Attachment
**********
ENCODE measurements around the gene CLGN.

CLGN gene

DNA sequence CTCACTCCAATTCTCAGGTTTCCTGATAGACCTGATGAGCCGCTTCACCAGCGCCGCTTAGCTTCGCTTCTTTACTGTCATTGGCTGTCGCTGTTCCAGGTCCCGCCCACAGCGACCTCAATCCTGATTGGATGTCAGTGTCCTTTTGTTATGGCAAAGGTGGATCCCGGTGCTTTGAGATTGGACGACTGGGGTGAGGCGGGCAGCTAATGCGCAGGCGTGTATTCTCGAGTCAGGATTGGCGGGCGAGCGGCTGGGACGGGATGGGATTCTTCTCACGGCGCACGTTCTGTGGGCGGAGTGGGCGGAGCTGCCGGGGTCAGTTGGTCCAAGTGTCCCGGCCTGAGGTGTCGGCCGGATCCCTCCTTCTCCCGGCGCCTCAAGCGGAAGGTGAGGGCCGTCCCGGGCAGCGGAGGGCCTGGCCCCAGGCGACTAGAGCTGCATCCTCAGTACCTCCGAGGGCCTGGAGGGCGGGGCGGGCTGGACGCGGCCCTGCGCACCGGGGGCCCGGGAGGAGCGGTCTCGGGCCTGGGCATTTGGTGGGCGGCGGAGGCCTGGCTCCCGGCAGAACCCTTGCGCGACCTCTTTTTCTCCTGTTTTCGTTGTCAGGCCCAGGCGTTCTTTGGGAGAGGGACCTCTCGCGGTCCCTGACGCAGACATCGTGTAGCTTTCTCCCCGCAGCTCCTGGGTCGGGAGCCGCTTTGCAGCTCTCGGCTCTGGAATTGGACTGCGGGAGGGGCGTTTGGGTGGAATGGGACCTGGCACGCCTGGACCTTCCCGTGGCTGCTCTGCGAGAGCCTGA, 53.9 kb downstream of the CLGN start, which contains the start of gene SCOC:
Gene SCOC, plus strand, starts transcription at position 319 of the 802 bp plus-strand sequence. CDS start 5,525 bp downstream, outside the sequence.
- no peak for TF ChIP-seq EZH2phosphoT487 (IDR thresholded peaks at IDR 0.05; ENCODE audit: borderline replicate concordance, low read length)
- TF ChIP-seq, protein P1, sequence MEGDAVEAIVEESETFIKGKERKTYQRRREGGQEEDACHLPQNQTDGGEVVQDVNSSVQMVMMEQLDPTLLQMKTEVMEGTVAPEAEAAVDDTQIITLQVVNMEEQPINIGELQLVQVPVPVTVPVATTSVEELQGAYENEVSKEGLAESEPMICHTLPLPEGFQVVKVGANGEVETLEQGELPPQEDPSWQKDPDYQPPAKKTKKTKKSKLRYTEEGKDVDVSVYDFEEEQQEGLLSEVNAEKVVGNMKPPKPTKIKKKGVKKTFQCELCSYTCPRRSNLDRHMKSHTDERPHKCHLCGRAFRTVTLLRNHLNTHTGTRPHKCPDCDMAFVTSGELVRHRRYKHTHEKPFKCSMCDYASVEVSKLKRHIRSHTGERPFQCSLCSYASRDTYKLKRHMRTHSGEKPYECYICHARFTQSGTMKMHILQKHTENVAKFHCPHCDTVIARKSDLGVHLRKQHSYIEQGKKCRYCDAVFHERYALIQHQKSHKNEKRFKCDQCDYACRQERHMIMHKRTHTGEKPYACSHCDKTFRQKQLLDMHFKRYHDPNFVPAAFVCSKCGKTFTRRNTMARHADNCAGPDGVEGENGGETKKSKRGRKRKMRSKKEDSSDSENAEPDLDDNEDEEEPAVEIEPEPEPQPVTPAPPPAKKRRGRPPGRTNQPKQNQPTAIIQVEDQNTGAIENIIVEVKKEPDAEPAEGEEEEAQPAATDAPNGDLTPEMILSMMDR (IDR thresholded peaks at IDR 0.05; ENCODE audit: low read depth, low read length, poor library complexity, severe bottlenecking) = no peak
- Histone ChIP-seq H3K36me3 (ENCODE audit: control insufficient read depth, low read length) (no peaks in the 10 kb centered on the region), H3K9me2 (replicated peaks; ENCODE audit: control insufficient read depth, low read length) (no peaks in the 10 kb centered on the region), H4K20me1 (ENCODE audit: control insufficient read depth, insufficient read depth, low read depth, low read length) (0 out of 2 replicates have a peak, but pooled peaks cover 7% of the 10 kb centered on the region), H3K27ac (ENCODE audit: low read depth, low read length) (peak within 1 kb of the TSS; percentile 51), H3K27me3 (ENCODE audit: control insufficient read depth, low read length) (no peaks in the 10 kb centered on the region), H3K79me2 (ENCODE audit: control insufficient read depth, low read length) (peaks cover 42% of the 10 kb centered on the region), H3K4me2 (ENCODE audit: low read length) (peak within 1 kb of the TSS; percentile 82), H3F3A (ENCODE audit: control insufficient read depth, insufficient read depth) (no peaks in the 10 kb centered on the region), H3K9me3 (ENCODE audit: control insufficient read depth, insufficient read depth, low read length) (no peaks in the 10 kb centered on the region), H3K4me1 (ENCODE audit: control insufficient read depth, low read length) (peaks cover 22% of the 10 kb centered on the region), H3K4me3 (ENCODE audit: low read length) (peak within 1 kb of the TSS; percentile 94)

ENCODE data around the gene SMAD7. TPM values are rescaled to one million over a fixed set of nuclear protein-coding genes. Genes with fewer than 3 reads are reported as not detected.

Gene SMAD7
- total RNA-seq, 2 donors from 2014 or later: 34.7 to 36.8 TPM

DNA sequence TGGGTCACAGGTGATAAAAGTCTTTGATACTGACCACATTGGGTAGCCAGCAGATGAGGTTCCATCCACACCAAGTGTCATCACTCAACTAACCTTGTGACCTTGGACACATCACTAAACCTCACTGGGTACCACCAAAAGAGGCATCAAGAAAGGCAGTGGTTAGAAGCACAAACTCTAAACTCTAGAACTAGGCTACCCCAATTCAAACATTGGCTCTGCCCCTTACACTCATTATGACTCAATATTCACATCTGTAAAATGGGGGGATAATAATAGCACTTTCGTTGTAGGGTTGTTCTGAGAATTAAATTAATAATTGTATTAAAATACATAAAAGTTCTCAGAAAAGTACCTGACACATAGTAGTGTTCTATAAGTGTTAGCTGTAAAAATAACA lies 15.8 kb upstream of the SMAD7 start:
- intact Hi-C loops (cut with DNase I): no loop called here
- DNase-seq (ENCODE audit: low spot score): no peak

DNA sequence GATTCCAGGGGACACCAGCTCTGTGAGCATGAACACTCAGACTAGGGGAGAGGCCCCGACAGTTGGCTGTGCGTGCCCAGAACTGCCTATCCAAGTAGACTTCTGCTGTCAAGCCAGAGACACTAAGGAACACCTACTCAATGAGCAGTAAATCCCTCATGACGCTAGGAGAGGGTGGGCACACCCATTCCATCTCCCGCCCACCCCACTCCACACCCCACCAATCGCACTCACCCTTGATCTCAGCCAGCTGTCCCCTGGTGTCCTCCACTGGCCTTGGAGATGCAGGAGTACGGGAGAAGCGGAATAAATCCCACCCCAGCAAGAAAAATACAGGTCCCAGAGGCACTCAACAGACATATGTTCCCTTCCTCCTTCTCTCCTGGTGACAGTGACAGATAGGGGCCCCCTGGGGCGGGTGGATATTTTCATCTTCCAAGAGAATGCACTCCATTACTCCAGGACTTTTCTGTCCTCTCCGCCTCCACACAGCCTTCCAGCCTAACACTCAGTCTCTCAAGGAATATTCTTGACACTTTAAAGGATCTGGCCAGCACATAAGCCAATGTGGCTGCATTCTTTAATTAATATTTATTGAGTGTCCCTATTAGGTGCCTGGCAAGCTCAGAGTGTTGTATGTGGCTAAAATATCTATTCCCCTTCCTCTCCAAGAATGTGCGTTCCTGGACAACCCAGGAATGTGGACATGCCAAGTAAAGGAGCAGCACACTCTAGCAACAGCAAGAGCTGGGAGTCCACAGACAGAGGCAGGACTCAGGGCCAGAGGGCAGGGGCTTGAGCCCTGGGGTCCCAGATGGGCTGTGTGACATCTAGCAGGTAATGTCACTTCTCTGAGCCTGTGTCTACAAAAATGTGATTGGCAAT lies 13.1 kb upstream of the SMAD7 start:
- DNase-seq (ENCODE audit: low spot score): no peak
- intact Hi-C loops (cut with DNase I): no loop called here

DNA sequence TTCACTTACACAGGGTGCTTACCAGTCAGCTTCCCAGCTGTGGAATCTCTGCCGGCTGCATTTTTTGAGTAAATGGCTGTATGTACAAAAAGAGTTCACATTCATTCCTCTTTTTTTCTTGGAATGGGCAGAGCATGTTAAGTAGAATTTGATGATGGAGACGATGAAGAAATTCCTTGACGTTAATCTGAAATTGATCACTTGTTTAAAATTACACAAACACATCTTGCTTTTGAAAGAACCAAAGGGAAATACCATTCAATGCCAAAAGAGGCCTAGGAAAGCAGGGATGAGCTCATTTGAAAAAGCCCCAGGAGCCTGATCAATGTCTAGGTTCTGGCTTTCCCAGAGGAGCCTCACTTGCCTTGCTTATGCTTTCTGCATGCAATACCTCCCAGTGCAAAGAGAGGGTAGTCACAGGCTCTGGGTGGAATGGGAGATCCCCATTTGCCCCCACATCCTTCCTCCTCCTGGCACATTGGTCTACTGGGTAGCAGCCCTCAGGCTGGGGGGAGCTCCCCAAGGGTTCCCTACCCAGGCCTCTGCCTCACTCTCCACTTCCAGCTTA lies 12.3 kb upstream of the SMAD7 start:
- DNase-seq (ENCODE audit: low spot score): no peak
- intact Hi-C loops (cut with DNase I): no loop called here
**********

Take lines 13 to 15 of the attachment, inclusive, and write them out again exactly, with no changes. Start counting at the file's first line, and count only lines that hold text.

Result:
- DNase-seq (ENCODE audit: low spot score): no peak

DNA sequence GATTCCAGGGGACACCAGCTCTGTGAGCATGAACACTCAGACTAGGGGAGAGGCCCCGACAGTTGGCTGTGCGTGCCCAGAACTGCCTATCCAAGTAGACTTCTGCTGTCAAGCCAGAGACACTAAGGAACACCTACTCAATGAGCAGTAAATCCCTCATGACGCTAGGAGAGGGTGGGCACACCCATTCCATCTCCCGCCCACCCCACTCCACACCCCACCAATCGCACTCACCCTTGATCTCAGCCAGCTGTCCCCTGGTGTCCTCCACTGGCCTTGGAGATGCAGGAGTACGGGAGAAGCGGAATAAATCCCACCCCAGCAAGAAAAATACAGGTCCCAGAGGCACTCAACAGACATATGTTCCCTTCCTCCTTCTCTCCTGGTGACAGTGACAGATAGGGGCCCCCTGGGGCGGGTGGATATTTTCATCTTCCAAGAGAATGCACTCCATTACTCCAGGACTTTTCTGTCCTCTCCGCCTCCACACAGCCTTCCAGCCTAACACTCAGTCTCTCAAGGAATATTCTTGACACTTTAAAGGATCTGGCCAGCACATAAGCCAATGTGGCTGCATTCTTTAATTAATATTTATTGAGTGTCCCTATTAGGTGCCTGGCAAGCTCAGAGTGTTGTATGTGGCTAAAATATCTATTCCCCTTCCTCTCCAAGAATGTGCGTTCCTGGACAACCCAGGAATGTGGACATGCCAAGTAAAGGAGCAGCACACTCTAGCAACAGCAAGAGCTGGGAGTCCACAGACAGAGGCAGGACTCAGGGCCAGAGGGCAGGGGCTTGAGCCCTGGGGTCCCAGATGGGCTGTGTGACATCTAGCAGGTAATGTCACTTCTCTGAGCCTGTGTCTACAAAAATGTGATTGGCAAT lies 13.1 kb upstream of the SMAD7 start:
- DNase-seq (ENCODE audit: low spot score): no peak